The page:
The strength and health of colonies leased from apiarists to growers for pollination services needs to be assured both on delivery to the grower, for their capacity to pollinate crops, and on return to the apiarist. Current practice includes the inspection of colonies by opening a sample of the hives on delivery and return. In addition to incurring a substantial cost, this practice also increases the risk of spreading or exposing the colony to disease, specifically American Foulbrood (AFB). Further, the characteristics of a colony that will deliver effective pollination are not standardised or codified in Australia.
This project aims to develop an industry standard and quality assurance model for ‘colony strength’ for pollination services by combining QUT research on practice in pollination service apiculture, sensing technology and analysis of interview and observation data, with Plant and Food research on colony strength and crop pollination as part of research trials into honey bee health and crop pollination.
The project aims to develop an industry standard and quality assurance model for ‘colony strength’ for pollination services for use by both growers and apiarists. The project will evaluate hive sensing technology and investigate the cost/benefits of sensing technology to industry (both growers and apiarists). It will also investigate the use of advanced analytics of the ‘big data’ generated from field testing of sensing technology to define quantifiable standards for hive strength that provide quality assurance for both growers and apiarists.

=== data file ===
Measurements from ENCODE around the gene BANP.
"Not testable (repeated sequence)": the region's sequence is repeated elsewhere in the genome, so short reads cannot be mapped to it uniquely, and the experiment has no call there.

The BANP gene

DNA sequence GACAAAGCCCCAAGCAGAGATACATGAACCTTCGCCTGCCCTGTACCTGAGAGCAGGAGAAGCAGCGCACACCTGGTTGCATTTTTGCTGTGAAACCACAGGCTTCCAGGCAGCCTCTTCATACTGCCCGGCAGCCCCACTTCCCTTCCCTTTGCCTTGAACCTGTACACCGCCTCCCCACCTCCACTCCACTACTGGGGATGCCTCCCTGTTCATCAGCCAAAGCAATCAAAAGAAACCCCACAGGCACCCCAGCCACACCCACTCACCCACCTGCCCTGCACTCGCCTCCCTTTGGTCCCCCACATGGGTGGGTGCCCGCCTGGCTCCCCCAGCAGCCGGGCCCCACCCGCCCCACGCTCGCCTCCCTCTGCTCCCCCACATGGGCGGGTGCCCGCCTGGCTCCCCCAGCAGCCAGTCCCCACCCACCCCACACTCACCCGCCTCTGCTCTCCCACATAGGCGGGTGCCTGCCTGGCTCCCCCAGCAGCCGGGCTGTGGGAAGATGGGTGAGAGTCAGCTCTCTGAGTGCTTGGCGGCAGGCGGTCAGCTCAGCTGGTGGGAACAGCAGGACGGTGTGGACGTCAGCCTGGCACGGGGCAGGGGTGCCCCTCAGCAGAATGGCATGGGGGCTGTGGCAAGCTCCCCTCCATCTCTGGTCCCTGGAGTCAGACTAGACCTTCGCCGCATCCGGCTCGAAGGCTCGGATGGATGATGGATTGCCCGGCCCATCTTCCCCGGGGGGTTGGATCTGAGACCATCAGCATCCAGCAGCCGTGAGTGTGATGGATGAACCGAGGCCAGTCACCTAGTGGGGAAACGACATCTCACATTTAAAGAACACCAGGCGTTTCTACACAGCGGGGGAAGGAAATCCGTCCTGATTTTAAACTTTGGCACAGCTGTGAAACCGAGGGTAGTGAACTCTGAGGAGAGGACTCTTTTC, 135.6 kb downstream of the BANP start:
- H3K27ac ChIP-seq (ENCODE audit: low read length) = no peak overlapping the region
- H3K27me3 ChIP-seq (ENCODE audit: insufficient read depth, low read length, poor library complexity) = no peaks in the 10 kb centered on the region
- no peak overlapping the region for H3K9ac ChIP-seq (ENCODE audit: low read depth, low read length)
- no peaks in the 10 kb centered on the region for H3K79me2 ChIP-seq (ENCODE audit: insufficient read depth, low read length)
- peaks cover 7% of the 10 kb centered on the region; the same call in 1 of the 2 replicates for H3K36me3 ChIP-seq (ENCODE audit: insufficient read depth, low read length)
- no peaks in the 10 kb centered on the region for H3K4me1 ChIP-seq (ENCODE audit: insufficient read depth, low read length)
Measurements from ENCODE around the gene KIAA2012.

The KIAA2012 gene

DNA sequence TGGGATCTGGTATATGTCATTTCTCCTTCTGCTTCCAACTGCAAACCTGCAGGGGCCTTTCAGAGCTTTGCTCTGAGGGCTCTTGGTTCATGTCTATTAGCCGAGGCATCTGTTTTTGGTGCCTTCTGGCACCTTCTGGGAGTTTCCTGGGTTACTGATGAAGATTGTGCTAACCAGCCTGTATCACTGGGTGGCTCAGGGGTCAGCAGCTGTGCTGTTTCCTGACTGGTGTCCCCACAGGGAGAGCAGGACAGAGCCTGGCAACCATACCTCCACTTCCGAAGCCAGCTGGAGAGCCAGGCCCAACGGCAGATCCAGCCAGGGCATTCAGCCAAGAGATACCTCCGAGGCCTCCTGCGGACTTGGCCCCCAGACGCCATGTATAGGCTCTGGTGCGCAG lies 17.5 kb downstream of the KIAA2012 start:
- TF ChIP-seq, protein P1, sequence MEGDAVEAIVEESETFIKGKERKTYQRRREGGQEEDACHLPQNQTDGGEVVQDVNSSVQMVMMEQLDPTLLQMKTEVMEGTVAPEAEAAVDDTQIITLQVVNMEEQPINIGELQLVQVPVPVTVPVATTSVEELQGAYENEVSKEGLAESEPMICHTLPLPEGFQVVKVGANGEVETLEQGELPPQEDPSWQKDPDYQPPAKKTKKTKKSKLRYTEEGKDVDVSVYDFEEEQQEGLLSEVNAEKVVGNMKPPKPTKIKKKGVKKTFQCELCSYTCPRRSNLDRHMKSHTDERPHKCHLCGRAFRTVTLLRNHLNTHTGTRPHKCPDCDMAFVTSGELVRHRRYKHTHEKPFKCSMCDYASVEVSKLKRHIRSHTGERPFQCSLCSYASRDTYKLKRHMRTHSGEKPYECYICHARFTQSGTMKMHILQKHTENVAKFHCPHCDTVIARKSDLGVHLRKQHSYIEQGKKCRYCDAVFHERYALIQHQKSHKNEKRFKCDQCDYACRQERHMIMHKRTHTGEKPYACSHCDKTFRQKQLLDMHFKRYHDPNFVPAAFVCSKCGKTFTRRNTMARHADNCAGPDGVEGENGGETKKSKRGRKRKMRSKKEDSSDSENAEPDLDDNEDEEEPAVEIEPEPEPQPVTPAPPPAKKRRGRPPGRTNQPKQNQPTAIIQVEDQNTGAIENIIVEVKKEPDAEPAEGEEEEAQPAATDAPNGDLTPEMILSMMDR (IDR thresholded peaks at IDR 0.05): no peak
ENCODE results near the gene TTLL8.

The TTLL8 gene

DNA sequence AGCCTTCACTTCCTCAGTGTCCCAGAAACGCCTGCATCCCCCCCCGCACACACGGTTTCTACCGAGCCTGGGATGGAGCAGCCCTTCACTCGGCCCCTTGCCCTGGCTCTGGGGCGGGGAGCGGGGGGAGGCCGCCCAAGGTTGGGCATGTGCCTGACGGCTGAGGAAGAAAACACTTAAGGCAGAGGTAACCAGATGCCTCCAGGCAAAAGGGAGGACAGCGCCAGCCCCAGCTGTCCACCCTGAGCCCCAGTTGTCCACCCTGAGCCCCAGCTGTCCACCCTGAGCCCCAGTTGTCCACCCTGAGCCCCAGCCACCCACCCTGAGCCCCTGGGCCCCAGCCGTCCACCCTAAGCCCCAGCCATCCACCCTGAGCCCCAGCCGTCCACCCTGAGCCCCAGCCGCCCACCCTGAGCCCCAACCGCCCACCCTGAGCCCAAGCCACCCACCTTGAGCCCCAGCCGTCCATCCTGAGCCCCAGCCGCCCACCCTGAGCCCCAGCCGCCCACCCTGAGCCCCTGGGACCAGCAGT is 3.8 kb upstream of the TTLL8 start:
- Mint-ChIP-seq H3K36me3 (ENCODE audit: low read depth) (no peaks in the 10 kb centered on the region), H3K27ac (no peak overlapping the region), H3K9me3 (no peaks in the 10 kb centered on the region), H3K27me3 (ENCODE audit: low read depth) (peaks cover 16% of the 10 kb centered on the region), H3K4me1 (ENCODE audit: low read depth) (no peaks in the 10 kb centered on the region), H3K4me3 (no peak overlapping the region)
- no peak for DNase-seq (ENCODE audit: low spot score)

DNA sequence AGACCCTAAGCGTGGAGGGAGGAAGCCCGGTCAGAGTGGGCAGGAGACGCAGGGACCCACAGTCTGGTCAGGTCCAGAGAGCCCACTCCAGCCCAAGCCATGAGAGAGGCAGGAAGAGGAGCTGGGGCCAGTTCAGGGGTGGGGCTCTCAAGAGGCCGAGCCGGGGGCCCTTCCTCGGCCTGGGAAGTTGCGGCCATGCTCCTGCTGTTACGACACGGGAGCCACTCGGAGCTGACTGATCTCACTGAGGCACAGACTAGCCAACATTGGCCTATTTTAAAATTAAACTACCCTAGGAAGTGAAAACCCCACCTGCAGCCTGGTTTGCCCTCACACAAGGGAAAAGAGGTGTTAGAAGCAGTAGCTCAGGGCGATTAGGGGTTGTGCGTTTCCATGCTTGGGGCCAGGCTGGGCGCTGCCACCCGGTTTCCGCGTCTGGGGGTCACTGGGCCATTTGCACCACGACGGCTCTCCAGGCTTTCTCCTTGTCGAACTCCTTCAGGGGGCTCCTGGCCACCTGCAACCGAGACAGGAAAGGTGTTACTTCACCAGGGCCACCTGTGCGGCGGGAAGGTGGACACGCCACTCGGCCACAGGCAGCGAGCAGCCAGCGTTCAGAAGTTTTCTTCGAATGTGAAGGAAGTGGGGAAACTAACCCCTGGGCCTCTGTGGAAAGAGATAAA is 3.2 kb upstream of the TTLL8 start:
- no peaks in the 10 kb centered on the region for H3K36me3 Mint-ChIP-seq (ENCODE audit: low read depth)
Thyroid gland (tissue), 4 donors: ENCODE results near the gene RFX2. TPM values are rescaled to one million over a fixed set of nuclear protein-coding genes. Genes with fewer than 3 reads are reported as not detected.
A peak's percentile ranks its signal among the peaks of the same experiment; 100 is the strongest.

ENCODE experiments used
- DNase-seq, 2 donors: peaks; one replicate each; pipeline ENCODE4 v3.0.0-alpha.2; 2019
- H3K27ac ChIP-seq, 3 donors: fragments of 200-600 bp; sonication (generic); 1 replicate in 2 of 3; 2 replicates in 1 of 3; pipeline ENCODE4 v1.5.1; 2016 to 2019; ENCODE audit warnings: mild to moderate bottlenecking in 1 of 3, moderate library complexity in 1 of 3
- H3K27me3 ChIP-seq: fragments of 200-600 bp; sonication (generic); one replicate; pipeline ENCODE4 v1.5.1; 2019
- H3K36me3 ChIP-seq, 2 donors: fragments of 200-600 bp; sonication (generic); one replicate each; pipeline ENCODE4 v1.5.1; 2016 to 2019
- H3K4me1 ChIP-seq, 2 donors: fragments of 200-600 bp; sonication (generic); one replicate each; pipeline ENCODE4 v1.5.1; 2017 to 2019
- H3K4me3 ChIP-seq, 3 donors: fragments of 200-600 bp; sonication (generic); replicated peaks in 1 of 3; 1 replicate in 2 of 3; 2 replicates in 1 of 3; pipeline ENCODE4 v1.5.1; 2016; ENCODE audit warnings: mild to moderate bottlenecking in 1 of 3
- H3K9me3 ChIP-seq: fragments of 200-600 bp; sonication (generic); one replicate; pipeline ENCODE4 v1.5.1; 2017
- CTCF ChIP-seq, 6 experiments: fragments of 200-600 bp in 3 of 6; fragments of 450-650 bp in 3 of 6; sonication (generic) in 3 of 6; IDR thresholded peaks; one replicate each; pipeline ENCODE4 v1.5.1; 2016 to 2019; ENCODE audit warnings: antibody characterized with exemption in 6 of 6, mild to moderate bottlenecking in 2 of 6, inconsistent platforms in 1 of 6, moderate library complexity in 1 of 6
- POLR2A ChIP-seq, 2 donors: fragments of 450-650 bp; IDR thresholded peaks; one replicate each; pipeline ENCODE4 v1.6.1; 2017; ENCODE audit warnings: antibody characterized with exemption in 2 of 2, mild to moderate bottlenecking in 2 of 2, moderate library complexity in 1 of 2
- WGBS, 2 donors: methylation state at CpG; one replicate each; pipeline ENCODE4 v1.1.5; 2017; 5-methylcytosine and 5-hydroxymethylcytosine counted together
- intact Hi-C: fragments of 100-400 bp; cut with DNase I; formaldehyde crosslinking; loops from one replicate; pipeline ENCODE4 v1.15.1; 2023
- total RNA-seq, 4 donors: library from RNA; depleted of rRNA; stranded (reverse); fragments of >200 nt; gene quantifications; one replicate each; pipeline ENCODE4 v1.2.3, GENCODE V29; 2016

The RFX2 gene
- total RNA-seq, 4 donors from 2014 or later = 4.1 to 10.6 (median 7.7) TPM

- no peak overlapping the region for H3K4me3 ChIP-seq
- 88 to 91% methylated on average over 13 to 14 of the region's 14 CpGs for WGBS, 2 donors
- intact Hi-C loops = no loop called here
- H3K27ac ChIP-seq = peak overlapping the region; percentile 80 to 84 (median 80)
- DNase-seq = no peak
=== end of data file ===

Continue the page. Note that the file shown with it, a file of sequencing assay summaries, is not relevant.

The project will identify measurable colony strength standards and develop a Quality Assurance (QA) framework to improve management of European honey bees for pollination services.
This research has been funded by Hort Frontiers Pollination Fund, part of the Hort Frontiers strategic partnership initiative developed by Hort Innovation, with co-investment from Queensland University of Technology and contributions from the Australian Government. Hort Innovation is the grower-owned, not-for-profit, research and development corporation for Australian Horticulture.
Prof. Thea Blackler, QUT Design Lab